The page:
When we first told people that we wanted to start a soap company and move to a small town, we heard a lot of negatives:
"People will be all up in your business."
"People in town won't accept you."
"Aren't you more of a desk type?"
And then when we selected Colfax, on the first Transcontinental Rail Line, in Gold Country, we heard many other negatives:
"I hope you're not planning on having a retail business. There just isn't enough business here."
"California regulations are going to kill you."
"Those people aren't going to buy artisan soap."
This past couple weeks have been particularly rough on our little business (and employees), so to honor what we're going through. and also to share a little insight into what small business ownership is like, I wanted to tell you a little about our experience: the challenges, the unlikely friends, and where we are right now.
Colfax, CaliforniaColfax is off the I-80 between San Francisco and Reno. For people going to Tahoe, Truckee, Reno, or Burning Man (the desert festival happening in a little over a week), Colfax is about a five minute side trip.
That's how I found myself in Colfax on many of my 10+ trips to Burning Man. I would stop for coffee and wander through the antique shops to stretch my legs. Even if you've never been to Colfax, you've been to a roadside attraction town off any of the major interstates across the US. I'm sure you can picture it.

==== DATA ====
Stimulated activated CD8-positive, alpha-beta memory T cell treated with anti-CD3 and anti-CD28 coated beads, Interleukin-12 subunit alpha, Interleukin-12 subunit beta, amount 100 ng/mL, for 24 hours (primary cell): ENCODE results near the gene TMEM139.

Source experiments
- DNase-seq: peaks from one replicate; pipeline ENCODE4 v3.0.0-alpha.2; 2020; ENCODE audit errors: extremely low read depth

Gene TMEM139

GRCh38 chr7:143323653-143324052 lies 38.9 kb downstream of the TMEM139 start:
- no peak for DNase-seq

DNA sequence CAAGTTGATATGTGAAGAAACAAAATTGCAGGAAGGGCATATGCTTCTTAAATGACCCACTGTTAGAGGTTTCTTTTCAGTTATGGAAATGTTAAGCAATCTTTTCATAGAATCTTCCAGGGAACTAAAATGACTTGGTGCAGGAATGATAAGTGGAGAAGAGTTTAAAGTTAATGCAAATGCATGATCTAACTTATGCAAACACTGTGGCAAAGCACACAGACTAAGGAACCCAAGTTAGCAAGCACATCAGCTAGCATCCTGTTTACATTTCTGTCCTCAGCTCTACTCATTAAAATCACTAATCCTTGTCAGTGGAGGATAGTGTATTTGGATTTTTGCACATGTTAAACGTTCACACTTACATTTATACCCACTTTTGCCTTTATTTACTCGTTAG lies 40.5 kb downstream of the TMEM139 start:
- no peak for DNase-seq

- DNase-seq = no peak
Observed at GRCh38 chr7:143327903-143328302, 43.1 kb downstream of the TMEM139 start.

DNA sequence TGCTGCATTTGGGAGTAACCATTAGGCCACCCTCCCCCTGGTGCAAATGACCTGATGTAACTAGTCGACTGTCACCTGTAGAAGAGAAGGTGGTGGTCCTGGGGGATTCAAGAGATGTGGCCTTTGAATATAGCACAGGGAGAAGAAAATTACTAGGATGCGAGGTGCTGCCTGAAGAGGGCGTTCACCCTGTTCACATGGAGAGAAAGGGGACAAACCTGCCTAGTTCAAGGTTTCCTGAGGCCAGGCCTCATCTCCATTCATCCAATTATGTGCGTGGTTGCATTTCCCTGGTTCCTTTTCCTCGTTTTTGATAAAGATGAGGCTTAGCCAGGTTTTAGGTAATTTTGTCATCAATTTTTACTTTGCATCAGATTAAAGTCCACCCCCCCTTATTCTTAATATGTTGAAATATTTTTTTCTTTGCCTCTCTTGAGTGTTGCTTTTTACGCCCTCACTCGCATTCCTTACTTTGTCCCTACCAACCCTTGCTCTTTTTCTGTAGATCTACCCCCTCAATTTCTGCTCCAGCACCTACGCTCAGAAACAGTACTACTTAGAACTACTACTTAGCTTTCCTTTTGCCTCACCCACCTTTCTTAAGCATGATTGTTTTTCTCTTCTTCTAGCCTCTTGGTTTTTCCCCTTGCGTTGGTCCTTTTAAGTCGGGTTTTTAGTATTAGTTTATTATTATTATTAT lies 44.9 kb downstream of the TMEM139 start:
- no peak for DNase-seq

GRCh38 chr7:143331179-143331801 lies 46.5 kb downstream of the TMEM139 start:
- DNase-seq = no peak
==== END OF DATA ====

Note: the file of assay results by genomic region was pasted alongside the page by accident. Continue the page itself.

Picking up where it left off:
When the recession hit about 10 years ago, Colfax, along with many other little rural cities across the country, fell into recession. If you've seen the Disney movie Cars, Colfax is a little like Radiator Springs: many of the storefronts and tourist attractions closed, and the only things left on the route are businesses that serve the local residents.
Colfax's downtown area is mostly shuttered businesses. More than half the stores on the street are closed or closing.
Outlaw Soaps moves to ColfaxWhen we started Outlaw Soaps, Russ and I wanted to move outside of the city, ideally to an old West town. That's a really romantic idea, but people had plenty of warnings for us.
Regardless, we found a home for Outlaw Soaps in the old Freight Depot. The Freight Depot was built in 1880, and is in the historic district, so has the same lovely boardwalk and bright yellow color that it did in the old days.